Supreme Court Blocks EPA Air Pollution Regulation

( – The U.S. Supreme Court’s June 27 ruling blocks the Environmental Protection Agency’s (EPA) rule that sought to regulate cross-state air pollution.

The EPA’s “Good Neighbor Rule” rule sought to reduce smokestack emissions from power plants to protect 11 downwind states from the negative impact of pollution from upwind states. The rule required states to create a plan that comply with the EPA’s ozone guidelines. However, if the EPA decides the state’s plan is inadequate, the EPA would design a plan that complies with its guidelines.

The EPA determined in February 2023 that 23 states did not have sufficient plans, leaving the EPA to implement its emissions-control program for the 23 states, leading to a challenge from the Republican-led states. The states claimed that the EPA’s “dictatorial approach” did not consider the implications of substituting the EPA plan for the state plan.

Justice Neil Gorsuch wrote the majority opinion in the 5-4 ruling, stating that the challengers of the EPA’s rule would likely succeed in blocking the new rule. Therefore, the ruling noted that the Supreme Court’s intervention was unwarranted.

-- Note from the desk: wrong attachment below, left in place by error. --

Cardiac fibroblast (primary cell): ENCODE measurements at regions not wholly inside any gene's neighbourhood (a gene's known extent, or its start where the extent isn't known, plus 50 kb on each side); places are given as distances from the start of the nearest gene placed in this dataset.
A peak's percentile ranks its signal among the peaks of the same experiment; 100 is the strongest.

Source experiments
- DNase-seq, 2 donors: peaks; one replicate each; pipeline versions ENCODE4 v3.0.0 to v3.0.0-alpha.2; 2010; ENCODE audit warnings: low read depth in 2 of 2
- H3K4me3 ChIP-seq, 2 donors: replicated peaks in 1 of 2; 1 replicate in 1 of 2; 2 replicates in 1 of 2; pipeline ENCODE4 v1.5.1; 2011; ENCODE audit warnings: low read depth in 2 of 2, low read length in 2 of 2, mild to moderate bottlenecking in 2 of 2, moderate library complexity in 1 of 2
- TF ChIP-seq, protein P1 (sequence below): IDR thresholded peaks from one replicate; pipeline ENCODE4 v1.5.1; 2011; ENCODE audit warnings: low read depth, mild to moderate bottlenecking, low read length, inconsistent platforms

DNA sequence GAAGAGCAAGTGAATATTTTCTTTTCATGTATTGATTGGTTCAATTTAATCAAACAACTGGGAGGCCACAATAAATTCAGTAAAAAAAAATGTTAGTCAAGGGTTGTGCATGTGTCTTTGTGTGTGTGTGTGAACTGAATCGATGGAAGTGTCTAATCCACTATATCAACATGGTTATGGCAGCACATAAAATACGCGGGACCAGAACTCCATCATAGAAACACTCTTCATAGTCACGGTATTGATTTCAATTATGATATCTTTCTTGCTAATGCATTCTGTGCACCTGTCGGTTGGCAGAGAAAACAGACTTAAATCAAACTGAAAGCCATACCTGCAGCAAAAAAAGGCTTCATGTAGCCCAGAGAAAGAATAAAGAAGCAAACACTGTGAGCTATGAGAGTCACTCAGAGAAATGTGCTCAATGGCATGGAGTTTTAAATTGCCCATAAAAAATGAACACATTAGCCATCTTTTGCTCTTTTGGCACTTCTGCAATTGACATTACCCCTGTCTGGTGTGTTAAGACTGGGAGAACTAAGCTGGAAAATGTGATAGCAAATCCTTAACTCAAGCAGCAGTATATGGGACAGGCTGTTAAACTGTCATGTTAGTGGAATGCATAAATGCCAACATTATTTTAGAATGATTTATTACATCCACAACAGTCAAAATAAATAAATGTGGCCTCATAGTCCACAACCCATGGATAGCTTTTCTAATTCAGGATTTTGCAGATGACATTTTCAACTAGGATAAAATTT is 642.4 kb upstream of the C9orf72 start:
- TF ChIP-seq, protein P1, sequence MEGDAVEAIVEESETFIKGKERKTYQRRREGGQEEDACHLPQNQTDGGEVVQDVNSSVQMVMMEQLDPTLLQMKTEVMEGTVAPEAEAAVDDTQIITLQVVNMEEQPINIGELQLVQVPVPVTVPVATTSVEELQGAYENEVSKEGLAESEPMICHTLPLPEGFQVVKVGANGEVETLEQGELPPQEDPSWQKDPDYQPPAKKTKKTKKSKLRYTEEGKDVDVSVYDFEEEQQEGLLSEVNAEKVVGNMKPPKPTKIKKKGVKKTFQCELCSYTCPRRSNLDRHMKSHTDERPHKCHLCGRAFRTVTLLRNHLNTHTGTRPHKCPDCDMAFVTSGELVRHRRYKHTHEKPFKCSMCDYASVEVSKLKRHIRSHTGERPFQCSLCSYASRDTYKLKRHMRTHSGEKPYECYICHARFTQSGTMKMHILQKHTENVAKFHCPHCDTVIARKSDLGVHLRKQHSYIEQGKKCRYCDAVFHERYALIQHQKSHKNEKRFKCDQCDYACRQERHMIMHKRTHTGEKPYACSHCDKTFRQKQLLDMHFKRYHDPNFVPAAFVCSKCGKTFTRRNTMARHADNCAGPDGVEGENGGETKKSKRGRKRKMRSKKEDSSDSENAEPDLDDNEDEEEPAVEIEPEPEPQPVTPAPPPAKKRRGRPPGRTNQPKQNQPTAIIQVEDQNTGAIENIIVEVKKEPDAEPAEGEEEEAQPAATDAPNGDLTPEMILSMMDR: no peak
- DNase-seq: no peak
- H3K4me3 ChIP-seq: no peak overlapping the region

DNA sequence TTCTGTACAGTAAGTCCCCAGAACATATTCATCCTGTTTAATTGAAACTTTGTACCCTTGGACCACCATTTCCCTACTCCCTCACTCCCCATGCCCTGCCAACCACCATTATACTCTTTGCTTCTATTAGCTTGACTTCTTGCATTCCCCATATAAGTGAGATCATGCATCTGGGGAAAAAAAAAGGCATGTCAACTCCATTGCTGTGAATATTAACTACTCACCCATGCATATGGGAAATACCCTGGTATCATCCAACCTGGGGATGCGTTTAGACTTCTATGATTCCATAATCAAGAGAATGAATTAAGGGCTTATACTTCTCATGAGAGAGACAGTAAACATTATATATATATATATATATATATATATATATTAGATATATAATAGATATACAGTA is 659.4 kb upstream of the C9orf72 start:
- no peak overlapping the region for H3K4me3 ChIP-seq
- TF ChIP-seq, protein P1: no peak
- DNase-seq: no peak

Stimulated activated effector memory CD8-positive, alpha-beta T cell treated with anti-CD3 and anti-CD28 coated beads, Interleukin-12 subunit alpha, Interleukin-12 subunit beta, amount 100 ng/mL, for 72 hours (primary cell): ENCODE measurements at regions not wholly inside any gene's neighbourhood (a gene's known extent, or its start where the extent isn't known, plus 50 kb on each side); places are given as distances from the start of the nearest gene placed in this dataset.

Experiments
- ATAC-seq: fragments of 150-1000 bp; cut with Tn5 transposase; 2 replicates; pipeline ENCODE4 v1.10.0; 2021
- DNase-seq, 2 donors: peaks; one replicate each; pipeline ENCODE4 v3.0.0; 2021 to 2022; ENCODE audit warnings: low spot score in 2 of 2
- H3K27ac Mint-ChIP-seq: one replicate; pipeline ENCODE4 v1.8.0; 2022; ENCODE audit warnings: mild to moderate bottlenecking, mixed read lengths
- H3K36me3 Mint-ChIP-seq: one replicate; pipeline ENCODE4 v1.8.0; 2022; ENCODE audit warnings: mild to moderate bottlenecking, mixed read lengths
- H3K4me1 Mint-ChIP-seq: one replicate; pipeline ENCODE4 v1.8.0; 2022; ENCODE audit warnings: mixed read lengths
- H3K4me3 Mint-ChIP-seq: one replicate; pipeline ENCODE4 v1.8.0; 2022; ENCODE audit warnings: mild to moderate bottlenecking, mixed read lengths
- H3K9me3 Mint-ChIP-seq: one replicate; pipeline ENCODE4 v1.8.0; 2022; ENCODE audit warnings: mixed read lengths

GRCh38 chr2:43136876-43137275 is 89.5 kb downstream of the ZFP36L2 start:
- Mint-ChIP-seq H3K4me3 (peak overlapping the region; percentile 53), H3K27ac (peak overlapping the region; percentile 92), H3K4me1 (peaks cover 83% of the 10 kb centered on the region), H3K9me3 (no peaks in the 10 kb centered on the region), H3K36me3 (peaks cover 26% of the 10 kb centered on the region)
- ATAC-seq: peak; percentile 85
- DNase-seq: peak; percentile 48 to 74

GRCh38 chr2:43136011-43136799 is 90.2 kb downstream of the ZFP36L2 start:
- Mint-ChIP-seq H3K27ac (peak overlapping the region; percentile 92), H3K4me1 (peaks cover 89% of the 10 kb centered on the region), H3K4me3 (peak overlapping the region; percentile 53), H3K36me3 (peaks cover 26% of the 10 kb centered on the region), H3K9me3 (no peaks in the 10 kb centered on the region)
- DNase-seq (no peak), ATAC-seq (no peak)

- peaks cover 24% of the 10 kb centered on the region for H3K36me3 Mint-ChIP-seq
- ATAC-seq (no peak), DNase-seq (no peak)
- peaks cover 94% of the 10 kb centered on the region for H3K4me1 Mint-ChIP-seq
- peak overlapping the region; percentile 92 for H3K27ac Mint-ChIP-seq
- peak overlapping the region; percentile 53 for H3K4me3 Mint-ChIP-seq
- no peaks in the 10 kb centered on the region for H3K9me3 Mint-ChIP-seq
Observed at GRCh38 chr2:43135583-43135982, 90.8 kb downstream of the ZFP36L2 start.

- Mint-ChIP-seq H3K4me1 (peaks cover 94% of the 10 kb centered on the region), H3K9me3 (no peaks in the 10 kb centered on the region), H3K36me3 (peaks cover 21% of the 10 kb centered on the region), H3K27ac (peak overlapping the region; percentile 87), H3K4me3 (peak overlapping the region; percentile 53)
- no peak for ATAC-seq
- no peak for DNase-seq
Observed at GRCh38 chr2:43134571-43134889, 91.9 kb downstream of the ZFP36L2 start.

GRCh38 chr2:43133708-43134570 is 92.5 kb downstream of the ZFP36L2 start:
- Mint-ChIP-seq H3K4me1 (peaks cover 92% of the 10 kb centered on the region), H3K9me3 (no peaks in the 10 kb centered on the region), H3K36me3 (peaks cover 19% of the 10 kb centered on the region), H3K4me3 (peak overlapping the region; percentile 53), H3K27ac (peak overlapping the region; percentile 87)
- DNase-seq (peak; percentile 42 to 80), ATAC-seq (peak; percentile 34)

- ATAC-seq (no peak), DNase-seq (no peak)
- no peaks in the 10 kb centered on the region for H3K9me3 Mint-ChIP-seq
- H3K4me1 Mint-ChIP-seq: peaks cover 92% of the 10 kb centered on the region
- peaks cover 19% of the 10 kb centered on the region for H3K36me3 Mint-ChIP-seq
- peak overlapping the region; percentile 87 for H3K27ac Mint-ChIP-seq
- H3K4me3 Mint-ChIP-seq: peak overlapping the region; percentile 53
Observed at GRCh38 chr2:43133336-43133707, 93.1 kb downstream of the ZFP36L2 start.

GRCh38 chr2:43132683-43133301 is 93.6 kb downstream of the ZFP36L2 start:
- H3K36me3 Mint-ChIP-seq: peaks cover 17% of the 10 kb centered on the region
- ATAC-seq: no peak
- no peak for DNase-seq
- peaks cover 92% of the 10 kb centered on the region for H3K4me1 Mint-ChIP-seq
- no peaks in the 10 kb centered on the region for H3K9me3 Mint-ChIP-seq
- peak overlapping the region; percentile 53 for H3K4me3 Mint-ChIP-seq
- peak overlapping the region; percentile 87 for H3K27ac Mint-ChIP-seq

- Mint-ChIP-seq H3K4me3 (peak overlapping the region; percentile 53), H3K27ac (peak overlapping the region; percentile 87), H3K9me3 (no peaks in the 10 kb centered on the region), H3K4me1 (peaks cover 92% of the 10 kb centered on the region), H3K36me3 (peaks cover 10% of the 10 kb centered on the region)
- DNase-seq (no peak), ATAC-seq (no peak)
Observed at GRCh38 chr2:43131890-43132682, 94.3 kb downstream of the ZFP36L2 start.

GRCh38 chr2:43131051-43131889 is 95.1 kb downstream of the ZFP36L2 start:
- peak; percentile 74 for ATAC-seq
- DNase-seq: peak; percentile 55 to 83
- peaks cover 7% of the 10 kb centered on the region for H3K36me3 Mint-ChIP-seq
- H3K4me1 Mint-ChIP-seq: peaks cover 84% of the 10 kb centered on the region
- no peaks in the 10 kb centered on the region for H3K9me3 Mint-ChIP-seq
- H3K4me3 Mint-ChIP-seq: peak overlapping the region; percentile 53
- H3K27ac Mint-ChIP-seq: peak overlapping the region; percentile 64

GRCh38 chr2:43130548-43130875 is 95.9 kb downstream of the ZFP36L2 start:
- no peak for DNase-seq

The ruling by the Supreme Court paused the rule while the challenge to the rule makes its way through the court system. The case is awaiting review by the U.S. Court of Appeals for the District of Columbia.

Conservative Justice Amy Coney Barrett and the court’s three liberal justices dissented. In her dissenting opinion, Barrett said the rule is being halted due to “an underdeveloped theory that is unlikely to succeed on the merits.” She noted that the ruling will allow upwind states “to keep contributing significantly to their downwind neighbors’ ozone problems.”

EPA Administrator Michael Regan stated he was “disappointed” by the Supreme Court’s ruling and that the agency is confident in its defense of the rule in the lower court, noting that it comes at the worst possible time” because summer weather can lead to an increase in ozone pollution.

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